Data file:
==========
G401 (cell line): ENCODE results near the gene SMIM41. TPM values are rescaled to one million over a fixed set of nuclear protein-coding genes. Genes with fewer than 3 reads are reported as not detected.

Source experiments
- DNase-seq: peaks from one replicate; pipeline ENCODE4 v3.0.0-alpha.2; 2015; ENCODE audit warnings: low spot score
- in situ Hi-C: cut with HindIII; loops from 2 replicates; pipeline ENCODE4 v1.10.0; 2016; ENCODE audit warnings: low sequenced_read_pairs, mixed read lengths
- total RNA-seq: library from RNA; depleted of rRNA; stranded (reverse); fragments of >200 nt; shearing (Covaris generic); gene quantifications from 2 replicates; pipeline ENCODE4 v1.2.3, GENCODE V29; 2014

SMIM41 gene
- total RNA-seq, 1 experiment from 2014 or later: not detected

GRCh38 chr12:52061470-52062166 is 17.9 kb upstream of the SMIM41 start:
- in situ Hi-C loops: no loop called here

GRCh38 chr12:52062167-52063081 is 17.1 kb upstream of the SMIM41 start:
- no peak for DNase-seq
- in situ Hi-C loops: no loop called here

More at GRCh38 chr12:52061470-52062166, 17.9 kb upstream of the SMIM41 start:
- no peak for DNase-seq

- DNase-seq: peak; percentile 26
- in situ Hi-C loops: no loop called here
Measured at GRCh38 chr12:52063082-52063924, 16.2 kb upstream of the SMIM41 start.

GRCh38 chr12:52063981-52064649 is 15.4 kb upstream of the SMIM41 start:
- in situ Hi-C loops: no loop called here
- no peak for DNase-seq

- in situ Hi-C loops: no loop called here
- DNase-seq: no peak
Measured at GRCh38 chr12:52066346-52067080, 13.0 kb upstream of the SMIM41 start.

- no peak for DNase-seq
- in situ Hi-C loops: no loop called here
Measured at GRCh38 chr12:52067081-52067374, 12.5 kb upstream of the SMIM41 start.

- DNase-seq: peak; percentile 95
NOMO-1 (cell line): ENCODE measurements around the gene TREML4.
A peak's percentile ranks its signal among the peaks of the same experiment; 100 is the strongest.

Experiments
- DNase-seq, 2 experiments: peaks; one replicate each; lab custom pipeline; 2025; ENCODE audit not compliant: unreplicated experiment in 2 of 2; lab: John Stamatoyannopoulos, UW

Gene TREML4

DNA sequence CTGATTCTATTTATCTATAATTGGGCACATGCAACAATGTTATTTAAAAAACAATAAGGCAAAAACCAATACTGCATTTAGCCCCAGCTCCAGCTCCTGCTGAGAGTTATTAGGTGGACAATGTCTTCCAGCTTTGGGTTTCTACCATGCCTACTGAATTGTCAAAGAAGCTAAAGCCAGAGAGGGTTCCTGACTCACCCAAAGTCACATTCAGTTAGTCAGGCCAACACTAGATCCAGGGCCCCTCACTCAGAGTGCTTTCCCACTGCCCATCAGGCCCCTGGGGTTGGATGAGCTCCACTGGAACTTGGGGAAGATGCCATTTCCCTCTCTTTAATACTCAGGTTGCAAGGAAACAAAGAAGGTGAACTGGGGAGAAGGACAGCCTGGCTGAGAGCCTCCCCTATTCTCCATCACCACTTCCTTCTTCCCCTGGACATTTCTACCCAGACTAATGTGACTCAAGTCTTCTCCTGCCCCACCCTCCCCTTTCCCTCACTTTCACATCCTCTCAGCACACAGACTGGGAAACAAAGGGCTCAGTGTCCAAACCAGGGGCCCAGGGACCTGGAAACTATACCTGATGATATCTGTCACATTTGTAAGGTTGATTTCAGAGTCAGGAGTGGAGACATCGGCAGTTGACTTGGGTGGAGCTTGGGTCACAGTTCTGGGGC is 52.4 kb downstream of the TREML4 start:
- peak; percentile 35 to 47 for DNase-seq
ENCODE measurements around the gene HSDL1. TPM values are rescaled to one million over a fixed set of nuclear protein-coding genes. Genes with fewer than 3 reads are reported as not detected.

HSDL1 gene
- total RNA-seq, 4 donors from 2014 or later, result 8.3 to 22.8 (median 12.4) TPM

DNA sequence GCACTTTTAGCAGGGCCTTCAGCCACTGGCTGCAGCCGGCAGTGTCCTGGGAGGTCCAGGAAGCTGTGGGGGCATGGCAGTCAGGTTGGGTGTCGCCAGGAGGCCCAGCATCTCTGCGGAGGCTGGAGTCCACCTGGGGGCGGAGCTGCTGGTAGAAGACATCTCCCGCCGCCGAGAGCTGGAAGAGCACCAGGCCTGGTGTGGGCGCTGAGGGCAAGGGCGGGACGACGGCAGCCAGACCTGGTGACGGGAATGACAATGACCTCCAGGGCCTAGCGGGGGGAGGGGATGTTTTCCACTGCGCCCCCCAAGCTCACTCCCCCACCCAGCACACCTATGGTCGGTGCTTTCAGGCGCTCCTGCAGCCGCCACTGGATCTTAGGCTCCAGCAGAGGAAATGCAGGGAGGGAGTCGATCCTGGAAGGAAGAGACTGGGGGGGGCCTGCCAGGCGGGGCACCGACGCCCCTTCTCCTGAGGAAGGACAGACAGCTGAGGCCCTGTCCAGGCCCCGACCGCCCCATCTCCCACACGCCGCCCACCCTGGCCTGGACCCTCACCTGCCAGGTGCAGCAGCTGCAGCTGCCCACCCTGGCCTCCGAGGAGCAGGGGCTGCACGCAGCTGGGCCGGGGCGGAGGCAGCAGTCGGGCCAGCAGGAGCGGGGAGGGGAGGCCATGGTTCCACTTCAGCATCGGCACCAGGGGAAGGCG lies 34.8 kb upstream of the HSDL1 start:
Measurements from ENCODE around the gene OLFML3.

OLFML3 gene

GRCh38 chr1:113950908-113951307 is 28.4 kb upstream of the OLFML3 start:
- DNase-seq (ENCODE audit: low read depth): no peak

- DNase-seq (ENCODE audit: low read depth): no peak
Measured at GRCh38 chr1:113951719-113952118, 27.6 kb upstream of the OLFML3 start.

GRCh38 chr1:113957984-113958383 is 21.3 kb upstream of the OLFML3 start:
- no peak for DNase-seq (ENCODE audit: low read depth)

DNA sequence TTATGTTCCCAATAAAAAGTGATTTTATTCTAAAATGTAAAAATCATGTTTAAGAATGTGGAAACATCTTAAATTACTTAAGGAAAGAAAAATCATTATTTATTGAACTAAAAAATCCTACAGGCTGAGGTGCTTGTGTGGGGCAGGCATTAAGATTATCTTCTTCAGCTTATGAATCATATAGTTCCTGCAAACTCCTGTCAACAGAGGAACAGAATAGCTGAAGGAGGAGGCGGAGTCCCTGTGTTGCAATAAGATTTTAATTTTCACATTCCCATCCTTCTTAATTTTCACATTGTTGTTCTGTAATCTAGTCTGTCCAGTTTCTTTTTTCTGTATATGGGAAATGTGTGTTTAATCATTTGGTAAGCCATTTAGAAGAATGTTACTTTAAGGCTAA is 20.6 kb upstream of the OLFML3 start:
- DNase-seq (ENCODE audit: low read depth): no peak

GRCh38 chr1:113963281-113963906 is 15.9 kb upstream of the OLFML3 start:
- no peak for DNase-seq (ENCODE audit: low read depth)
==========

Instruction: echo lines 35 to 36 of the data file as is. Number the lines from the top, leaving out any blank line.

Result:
ENCODE measurements around the gene HSDL1. TPM values are rescaled to one million over a fixed set of nuclear protein-coding genes. Genes with fewer than 3 reads are reported as not detected.

HSDL1 gene